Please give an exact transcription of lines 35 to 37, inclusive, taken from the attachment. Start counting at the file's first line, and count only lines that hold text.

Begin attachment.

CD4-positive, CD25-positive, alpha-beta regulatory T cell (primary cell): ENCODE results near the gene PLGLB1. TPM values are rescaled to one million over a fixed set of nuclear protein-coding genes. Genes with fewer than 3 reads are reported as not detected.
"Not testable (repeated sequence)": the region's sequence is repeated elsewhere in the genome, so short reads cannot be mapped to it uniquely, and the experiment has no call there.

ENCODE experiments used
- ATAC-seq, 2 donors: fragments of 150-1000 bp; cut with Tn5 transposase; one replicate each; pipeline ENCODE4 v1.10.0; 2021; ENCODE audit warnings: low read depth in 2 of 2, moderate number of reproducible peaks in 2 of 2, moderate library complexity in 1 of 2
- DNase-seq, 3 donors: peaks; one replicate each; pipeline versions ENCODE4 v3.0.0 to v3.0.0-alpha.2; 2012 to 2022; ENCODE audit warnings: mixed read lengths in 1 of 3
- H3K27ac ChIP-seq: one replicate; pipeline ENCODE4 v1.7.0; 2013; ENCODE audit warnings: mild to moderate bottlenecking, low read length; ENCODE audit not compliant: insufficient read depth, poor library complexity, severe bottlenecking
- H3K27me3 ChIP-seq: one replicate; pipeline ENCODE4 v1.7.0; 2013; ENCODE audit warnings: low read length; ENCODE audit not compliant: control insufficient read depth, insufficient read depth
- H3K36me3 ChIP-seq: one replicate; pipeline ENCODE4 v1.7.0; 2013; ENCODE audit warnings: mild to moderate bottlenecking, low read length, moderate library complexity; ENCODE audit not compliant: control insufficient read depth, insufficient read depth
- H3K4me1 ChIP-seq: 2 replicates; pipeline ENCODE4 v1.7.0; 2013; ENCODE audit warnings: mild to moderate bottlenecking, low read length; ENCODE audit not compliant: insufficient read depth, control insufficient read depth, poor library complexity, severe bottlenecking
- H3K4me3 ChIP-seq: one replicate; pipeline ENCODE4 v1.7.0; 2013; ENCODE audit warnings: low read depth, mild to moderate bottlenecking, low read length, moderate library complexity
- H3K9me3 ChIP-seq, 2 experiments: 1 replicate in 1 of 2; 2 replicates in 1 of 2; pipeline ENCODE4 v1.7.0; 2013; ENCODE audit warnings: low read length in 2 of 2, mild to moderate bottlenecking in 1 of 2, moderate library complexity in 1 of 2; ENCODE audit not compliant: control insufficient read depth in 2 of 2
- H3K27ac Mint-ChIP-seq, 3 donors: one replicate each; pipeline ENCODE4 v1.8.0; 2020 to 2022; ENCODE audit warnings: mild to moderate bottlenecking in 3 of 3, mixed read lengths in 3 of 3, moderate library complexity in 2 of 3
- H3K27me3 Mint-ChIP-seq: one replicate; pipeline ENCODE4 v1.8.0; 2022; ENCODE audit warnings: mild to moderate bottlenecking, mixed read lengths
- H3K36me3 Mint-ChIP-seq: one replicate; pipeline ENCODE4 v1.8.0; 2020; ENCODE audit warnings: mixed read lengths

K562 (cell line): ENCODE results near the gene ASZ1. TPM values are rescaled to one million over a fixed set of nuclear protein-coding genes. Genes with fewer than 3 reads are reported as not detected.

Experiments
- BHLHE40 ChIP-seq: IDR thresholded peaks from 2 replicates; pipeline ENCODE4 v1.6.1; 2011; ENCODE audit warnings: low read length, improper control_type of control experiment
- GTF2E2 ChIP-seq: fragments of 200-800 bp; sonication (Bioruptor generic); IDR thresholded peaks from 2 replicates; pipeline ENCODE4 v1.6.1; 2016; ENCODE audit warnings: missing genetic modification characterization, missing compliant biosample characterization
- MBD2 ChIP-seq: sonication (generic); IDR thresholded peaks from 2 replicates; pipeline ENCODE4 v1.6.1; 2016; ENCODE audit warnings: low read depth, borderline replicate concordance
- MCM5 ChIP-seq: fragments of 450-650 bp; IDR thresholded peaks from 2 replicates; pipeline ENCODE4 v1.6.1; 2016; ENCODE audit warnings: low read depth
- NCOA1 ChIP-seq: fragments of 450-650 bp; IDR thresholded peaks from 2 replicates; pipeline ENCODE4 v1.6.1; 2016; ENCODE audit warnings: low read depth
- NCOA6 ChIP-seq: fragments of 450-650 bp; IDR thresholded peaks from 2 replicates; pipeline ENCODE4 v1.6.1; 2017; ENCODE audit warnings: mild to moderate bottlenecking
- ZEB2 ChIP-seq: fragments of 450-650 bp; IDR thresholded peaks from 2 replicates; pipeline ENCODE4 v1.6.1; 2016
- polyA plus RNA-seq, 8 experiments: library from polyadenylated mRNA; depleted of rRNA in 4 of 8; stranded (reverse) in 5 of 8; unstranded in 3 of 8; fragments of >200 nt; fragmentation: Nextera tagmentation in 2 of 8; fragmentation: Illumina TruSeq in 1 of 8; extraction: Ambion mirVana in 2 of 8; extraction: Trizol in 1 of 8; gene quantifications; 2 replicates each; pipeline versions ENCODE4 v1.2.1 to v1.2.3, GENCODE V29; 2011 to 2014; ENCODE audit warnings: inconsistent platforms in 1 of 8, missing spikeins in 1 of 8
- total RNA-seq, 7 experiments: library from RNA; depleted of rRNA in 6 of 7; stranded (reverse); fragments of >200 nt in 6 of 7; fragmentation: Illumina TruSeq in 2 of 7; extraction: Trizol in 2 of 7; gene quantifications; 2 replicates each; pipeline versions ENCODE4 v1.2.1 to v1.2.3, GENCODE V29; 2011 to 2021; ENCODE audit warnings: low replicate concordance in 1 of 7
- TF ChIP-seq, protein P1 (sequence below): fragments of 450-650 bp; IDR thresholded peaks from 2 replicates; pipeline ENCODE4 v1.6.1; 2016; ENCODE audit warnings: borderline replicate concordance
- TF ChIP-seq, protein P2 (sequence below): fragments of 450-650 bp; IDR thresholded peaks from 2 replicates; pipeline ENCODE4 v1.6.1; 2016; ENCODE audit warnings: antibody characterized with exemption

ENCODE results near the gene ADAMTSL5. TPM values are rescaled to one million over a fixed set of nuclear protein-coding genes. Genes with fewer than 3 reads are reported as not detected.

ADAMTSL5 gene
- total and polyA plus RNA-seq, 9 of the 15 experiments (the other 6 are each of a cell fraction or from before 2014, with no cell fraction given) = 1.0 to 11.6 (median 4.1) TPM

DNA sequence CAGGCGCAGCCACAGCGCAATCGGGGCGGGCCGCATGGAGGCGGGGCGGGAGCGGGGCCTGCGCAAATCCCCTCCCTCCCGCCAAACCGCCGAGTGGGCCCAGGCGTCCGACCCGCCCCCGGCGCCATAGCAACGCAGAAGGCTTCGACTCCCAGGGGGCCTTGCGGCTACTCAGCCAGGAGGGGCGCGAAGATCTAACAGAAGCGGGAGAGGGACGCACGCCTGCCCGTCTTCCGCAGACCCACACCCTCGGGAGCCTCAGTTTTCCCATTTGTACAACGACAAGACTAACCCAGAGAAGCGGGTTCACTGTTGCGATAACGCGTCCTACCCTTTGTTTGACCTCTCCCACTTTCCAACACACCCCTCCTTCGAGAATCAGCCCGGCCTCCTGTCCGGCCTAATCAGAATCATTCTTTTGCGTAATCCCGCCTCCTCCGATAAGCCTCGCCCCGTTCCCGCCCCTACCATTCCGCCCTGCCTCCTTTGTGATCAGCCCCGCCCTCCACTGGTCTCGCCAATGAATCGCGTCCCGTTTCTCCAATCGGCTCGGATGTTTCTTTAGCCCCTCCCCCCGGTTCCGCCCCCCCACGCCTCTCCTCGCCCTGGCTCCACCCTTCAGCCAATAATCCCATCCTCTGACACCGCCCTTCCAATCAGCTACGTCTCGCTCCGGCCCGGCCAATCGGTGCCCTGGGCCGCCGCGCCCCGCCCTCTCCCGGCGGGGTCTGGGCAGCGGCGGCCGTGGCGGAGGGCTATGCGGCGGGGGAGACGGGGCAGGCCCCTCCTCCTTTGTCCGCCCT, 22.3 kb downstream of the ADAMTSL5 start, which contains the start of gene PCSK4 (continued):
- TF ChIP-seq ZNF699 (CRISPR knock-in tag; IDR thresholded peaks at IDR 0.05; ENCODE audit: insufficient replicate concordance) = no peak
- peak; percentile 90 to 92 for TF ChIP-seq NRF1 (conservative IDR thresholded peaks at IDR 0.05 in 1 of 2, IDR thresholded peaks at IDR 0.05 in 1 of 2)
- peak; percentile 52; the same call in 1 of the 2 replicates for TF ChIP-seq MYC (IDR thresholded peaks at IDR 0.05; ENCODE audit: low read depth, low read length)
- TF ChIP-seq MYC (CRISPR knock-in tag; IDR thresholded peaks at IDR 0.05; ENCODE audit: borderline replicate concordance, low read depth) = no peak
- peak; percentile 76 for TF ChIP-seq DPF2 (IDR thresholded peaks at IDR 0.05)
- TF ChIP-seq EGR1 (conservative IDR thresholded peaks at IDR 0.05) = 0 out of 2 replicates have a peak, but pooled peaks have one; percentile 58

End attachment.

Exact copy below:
- TF ChIP-seq MYC (CRISPR knock-in tag; IDR thresholded peaks at IDR 0.05; ENCODE audit: borderline replicate concordance, low read depth) = no peak
- peak; percentile 76 for TF ChIP-seq DPF2 (IDR thresholded peaks at IDR 0.05)
- TF ChIP-seq EGR1 (conservative IDR thresholded peaks at IDR 0.05) = 0 out of 2 replicates have a peak, but pooled peaks have one; percentile 58